Comments on: The Initial Gnomedex Decompression Geek Culture & Tech Expert: How Can I Help You Today? Wed, 25 Nov 2015 01:28:28 +0000 hourly 1 By: Twitter a BlowHard Platform? » Thu, 16 Aug 2007 18:54:15 +0000 […] Then, I saw Pirillo’s first analysis of Gnomedex and read this: I believe the functionality of Twitter at Gnomedex had an overwhelmingly negative impact, both on-site and after the event. It provided an immediate emotional outlet for people who – in some cases – shot first and asked questions later. […]

By: Darren Thu, 16 Aug 2007 08:46:00 +0000 One tangential thought about back channels: there’s a difference between the IRC channel and Twitter. The former can be anonymous, and therefore people don’t have to be accountable. The latter, as it turns out, is not anonymous, and commenters must own their Tweets. I have no problem with Twitter as it was applied to the conference, but am not as enthusiastic about IRC rooms without accountability.

By: William Smith Wed, 15 Aug 2007 17:59:45 +0000 I don’t think Twitter was a destructive force at Gnomedex. The really good speakers this year didn’t suffer a death by fire over Twitter or irc – Kawasaki, Spiridellis, Barefoot – those guys weren’t flamed.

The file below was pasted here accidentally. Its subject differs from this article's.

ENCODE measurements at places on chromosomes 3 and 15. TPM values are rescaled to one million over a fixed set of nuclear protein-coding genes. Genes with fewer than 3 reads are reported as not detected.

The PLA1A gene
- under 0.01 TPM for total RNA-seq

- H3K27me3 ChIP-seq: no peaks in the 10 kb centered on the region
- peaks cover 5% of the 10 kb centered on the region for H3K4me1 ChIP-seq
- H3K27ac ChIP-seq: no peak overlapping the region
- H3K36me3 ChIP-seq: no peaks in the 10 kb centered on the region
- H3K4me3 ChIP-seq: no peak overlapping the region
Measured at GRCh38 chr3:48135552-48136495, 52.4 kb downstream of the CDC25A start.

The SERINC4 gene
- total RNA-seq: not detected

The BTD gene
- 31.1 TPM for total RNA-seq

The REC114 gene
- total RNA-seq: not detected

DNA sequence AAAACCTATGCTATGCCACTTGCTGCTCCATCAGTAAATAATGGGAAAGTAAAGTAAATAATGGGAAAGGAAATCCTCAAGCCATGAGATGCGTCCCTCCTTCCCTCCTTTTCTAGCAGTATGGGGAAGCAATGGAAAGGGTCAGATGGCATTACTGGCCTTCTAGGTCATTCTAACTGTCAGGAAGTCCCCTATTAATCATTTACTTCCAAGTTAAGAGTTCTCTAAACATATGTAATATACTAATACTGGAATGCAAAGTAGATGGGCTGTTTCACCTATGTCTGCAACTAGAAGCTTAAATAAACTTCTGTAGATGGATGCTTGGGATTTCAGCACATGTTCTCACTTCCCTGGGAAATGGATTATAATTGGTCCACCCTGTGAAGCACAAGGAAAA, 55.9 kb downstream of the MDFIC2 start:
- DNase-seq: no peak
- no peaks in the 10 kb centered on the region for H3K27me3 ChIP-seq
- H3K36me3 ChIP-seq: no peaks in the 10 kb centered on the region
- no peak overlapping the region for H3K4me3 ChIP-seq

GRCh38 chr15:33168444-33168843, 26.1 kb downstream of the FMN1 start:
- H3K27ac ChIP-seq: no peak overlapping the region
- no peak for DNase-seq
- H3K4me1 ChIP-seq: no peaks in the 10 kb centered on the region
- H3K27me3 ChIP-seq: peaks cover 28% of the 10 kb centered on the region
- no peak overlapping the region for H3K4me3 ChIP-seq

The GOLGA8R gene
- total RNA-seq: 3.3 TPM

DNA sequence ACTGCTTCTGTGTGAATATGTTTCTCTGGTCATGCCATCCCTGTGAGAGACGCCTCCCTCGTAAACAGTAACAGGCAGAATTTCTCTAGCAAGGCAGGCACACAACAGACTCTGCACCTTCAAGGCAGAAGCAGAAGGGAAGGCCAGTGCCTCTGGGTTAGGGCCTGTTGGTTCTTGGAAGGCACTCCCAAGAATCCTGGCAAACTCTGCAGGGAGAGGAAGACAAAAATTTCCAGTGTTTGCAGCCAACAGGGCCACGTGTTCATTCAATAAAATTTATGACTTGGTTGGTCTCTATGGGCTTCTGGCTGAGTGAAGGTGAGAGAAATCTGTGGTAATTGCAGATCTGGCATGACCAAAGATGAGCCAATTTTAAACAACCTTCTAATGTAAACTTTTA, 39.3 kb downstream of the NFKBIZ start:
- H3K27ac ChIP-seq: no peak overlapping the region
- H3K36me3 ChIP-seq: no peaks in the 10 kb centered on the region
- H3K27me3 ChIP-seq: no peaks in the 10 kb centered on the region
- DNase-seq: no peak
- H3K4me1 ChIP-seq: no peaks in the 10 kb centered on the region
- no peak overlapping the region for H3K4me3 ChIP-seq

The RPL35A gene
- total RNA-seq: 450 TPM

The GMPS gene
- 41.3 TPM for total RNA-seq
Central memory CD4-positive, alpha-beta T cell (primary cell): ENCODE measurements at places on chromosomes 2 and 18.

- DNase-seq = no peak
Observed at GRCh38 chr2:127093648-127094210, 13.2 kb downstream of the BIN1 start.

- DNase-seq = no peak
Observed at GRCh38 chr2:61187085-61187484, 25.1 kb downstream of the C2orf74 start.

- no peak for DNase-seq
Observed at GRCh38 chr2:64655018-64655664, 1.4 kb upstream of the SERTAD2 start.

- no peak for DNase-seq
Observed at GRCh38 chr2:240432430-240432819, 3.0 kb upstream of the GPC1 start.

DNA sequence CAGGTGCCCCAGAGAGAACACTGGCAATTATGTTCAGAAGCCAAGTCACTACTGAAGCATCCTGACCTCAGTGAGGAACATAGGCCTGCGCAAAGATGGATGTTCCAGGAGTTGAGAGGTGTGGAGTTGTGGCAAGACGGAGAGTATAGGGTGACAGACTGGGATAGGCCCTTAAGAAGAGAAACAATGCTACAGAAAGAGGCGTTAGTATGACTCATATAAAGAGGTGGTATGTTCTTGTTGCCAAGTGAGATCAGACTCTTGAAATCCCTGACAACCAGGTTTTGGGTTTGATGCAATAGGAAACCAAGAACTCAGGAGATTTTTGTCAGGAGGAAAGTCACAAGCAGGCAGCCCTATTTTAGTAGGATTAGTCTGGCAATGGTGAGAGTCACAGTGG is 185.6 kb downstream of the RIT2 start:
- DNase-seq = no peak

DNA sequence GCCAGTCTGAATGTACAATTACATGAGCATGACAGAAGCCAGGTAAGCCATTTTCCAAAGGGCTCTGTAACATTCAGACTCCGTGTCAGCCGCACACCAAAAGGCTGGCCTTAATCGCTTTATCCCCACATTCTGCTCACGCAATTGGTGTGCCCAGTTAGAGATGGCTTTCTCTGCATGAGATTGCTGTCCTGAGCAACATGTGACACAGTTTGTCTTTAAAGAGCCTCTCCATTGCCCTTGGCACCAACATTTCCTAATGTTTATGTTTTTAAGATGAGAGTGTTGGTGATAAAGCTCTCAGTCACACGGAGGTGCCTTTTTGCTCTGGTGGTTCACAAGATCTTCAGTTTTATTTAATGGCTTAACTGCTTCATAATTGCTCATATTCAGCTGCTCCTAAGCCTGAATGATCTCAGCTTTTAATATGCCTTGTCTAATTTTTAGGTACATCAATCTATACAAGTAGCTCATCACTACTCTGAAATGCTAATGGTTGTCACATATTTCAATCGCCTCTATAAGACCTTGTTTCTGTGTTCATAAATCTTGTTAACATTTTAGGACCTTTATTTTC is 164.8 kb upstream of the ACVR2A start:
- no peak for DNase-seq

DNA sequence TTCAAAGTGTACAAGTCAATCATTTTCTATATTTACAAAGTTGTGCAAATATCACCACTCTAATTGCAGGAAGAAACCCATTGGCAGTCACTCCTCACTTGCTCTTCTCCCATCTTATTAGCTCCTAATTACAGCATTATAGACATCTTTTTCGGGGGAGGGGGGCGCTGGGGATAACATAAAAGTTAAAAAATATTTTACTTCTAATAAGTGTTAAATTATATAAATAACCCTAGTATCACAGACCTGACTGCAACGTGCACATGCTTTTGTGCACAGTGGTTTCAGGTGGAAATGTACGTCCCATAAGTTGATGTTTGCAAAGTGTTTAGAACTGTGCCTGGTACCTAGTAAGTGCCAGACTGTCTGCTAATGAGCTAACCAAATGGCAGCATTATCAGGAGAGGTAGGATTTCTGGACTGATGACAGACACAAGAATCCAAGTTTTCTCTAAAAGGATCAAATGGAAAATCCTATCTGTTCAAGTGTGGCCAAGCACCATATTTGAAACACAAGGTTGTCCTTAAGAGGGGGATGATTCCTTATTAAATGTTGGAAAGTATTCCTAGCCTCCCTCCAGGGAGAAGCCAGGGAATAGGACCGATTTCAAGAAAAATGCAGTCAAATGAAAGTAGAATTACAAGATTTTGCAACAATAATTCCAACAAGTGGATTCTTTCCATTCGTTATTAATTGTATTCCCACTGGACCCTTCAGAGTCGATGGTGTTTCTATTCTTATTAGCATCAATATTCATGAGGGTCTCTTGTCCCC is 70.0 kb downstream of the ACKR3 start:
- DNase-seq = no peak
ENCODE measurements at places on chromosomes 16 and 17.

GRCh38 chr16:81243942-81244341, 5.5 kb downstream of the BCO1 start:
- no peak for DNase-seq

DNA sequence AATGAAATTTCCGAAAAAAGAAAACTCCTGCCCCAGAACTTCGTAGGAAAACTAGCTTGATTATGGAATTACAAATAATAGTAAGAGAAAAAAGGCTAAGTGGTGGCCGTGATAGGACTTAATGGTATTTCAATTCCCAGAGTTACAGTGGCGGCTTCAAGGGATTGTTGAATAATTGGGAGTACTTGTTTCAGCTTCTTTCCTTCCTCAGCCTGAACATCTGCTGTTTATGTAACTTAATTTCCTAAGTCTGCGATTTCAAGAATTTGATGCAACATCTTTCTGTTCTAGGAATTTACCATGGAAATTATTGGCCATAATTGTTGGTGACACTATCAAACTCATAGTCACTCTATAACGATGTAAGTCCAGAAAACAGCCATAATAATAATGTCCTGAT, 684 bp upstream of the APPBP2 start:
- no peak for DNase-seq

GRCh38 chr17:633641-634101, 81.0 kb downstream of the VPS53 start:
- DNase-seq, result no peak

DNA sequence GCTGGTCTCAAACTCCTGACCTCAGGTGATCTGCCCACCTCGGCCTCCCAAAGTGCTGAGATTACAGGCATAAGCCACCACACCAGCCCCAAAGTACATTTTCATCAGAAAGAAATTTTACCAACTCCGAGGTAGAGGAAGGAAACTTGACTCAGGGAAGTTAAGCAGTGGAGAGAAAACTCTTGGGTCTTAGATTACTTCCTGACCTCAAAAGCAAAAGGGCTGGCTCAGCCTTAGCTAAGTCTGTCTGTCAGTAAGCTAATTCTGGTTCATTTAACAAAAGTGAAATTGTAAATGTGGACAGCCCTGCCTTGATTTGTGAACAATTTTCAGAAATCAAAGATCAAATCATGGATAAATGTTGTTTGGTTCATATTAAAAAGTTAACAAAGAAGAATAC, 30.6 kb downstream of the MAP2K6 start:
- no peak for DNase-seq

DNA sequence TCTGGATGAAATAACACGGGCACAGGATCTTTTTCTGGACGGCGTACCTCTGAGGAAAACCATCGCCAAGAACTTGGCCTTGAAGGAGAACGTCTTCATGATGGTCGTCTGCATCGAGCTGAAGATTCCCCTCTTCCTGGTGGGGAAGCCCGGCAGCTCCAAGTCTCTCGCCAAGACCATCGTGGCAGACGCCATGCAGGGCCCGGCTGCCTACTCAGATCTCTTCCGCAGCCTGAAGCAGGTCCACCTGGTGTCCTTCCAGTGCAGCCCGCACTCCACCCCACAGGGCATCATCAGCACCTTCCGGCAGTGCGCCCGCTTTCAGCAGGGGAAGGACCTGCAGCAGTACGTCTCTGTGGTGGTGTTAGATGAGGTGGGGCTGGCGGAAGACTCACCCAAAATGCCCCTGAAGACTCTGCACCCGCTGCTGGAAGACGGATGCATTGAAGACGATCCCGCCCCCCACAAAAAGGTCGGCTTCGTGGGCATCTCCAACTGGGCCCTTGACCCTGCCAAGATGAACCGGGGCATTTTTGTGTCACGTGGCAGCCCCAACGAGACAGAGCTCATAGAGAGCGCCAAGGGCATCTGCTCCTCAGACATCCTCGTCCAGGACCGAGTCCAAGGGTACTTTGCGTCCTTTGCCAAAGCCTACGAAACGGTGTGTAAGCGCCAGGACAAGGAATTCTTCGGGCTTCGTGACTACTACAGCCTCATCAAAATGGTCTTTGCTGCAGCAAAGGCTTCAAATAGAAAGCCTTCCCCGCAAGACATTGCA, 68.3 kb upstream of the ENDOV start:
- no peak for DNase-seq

It was the speakers which didn’t bring as much to the presentation that were burned alive. Is that a bad thing? I don’t think so. Was it their fault or were they simply not the right speaker for the audience. I’m not sure. This was my first Gnomedex so i wasn’t sure what to expect.

Was it just me noticing that there was a huge difference between the quality of Guy’s presentation and Sterling Allan’s? (content aside, they talked about different things, but surely no one can say that Sterling had the delivery, poise and command of Kawasaki).

Hopefully I am not being mean spirited but on the whole I think the people who received criticism on twitter and irc generally deserved it. Thats my 2 cents.

By: Dawn Wed, 15 Aug 2007 16:37:34 +0000 Oh, one last thing. I do think it was rude to give Jason Calacanis such a hard time. Rude not only to him, but rude to the audience and to the hosts.

It’s one thing to make a point of dissention, but quite another to brow beat it home to the point of distracted humiliation across the room.

Anybody who didn’t like the presentation was welcome to leave. That who’s-the-dominant-male piss on stage was the lowest point of the conference, IMO.

By: Dawn Wed, 15 Aug 2007 16:03:31 +0000 For me, Gnomedex felt like crashing a family reunion, where alliances and rivalries are already formed, certain personalites are dominant, family drama is inevitable, and most people feel comfortable letting loose, because hey, it’s just family.

Is that good or bad? For the majority of attendees, I think it’s good.